system, and are sloppily writing code that makes that assumption.
However, the question ultimately under discussion is whether Gentoo is
to be a Linux distribution or a GnomeOS distribution.

--
Ciaran McCreesh
 
Old 01-04-2012, 05:16 PM
"Robin H. Johnson"
 
Default rfc: locations of binaries and separate /usr

On Wed, Jan 04, 2012 at 03:19:57PM +0000, Steven J Long wrote:
> I could swear we were told in prior discussions on this list that a separate
> /usr partition is not considered supported by upstream udev, but searching
> all I can find is that an initramfs is required.[1]
The upstream statement was more specifically that: starting udev (or
systemd) without /usr available was not considered supported.

If /usr is on a separate partition, this is forcing us down the
initramfs route (If fsck ends up on /usr, the only way to fsck /usr is
from an extra copy in the initramfs...).

--
Robin Hugh Johnson
Gentoo Linux: Developer, Trustee & Infrastructure Lead
E-Mail : robbat2@gentoo.org
GnuPG FP : 11ACBA4F 4778E3F6 E4EDF38E B27B944E 34884E85
 
Old 01-04-2012, 05:26 PM
Marc Schiffbauer
 
Default rfc: locations of binaries and separate /usr

* Olivier Crête schrieb am 04.01.12 um 18:32 Uhr:
> On Wed, 2012-01-04 at 18:12 +0100, Ulrich Mueller wrote:
> > >>>>> On Wed, 4 Jan 2012, Michał Górny wrote:
> >
> > >> What mistakes?
> >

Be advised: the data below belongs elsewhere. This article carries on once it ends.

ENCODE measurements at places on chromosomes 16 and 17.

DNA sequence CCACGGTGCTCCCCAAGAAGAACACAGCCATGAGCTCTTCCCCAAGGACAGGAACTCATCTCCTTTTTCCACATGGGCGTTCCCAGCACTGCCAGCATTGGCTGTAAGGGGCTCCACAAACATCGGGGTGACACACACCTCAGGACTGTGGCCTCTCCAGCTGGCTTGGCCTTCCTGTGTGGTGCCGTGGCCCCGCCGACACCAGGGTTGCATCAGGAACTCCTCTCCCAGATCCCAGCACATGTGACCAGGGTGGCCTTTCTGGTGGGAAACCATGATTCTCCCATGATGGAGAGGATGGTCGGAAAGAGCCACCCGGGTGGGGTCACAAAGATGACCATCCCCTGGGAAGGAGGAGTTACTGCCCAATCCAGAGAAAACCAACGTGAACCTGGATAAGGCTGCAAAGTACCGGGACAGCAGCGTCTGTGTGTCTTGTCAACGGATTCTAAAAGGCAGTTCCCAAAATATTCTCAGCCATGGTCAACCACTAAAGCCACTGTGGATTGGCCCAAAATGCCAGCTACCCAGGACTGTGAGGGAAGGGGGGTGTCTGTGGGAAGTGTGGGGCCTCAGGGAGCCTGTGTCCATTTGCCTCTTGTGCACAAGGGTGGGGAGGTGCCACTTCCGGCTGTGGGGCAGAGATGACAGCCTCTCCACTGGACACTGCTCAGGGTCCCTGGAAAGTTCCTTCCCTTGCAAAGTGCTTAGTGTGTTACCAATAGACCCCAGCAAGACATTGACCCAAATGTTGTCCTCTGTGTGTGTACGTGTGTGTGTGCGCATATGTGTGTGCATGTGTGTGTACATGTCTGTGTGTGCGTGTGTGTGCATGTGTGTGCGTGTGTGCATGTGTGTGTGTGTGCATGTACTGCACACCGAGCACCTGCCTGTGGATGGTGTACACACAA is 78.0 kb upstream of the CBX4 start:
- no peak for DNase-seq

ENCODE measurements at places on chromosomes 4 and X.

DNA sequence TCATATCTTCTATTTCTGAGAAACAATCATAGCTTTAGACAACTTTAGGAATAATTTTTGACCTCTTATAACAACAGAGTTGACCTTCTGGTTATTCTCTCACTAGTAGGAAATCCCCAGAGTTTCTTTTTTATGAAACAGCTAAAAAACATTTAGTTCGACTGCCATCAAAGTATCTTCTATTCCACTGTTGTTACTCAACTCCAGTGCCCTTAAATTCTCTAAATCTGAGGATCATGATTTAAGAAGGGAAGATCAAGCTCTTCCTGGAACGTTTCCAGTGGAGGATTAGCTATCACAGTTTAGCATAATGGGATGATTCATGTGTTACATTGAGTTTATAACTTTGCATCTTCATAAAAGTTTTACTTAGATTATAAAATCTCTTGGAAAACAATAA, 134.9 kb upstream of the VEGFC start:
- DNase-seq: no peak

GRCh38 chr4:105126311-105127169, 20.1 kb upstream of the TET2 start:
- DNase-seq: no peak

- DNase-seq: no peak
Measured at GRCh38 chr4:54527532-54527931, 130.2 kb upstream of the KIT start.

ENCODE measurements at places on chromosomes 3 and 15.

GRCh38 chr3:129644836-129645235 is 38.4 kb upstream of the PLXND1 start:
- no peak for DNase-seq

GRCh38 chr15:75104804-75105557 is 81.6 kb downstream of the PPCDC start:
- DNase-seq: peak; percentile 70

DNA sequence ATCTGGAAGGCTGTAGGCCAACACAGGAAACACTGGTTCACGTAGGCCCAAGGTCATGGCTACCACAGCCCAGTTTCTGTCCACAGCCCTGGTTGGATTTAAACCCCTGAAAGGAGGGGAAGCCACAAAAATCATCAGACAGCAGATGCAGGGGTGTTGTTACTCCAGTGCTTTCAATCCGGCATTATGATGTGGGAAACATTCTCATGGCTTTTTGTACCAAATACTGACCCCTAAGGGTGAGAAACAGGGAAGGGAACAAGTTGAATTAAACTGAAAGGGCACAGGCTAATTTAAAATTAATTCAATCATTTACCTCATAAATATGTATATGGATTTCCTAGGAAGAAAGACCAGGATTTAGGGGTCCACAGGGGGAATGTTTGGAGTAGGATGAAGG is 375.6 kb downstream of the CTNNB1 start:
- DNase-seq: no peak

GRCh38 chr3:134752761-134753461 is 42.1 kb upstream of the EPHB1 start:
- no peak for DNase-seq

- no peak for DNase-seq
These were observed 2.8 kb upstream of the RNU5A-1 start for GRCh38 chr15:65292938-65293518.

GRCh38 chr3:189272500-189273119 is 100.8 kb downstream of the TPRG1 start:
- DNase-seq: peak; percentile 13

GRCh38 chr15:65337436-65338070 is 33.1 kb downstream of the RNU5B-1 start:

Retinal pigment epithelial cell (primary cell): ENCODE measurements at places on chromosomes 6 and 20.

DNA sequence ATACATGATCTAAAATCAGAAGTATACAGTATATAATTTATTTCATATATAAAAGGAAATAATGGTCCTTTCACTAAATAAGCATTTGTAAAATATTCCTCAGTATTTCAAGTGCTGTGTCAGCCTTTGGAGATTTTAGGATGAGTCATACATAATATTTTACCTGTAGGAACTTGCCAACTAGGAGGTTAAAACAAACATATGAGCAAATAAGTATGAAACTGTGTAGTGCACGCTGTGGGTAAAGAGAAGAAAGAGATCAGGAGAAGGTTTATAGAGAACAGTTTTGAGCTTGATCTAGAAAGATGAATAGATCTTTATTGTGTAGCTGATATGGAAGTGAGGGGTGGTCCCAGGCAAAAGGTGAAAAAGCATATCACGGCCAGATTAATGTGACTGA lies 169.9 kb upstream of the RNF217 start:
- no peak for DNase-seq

> > > The mistake of introducing a pointless separation based on a rule of
> > > thumb which becomes more and more blurry over time, and hacking
> > > packages just to make it work.
> >
> > There's really nothing pointless or blurry about this separation.
> > The FHS has a nice definition: "The contents of the root filesystem
> > must be adequate to boot, restore, recover, and/or repair the system."
>
> The problem is that to boot a modern system, you need a shitload of
> stuff.

To boot the system on its highest level: yes. But Linux/UNIX systems
have a concept called runlevels that can perfectly cover cases where
this "shitload of stuff" is not required.

For example, to make that FHS definition be reality there are (can
be) runlevels that will only boot a system with all basic stuff
required to mount the rootfs and make root being able to login to
the local text console. These are the things that make a unixoid
system valuable over other kind of systems.

> For example, modern network filesystems often have secure
> authentication and probably LDAP too, so that means we need to move ldap
> and openssl into / and all the dependencies. Also, anything that
> installs a udev rule needs to be in /, and the list goes on an on. Very
> soon, you have almost everything in /...

You do not need everything to make a system boot some sort of
recovery-console for example.

>
> This rule made sense in the 80s, but it doesn't match the modern world
> anymore.

Why? The benefits to keep a system bootable and repairable is one of
the reasons why unix systems are more robust or can better be
repeaired than, lets say windows systems for example.

I do not like the idea to throw away all those benefits just because
so many (younger/newer) people do not know about the possibilities
an "old fashioned" unix system tends to have.

-Marc
--
8AAC 5F46 83B4 DB70 8317 3723 296C 6CCA 35A6 4134